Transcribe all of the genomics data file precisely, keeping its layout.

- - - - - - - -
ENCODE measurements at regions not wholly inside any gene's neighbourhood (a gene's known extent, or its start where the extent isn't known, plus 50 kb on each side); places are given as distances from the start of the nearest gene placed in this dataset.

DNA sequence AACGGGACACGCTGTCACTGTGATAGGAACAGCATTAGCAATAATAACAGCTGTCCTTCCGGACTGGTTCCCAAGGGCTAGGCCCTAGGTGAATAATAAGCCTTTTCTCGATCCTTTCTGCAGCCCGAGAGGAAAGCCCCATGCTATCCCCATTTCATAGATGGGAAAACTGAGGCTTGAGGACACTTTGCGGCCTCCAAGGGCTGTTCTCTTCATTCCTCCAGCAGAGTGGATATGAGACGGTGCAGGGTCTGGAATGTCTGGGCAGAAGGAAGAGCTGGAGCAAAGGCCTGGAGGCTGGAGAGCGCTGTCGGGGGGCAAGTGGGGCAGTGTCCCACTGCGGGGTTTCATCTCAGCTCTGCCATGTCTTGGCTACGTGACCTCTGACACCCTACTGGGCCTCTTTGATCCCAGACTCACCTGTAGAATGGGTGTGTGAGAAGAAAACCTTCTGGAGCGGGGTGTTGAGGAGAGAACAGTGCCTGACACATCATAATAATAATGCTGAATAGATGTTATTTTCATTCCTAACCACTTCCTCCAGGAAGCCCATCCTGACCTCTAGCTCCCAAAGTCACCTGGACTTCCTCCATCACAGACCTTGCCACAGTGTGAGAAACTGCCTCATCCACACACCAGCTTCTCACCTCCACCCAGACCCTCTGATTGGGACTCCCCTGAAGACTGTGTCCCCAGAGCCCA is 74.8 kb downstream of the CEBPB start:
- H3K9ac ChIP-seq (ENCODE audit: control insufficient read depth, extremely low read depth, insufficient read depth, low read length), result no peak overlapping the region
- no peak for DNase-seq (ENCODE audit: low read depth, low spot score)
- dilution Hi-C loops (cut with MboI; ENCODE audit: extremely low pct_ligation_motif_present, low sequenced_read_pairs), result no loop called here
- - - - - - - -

ENCODE measurements at regions not wholly inside any gene's neighbourhood (a gene's known extent, or its start where the extent isn't known, plus 50 kb on each side); places are given as distances from the start of the nearest gene placed in this dataset.

DNA sequence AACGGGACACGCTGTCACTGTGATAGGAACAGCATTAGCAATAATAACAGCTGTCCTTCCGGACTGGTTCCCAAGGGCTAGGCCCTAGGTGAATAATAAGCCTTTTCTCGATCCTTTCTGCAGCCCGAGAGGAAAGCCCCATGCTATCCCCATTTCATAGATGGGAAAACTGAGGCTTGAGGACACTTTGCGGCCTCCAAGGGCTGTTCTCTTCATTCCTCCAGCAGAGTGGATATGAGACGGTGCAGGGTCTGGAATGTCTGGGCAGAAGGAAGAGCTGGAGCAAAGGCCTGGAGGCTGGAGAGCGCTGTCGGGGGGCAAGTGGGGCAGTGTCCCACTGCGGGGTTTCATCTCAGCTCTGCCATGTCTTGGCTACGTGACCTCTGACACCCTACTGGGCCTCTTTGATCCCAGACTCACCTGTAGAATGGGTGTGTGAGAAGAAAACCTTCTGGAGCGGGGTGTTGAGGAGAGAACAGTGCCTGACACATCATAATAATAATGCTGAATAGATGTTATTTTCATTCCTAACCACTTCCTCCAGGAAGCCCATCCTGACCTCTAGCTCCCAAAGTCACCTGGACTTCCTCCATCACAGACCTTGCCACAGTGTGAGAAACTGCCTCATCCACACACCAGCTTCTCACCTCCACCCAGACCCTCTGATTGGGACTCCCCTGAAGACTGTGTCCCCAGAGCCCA is 74.8 kb downstream of the CEBPB start:
- H3K9ac ChIP-seq (ENCODE audit: control insufficient read depth, extremely low read depth, insufficient read depth, low read length), result no peak overlapping the region
- no peak for DNase-seq (ENCODE audit: low read depth, low spot score)
- dilution Hi-C loops (cut with MboI; ENCODE audit: extremely low pct_ligation_motif_present, low sequenced_read_pairs), result no loop called here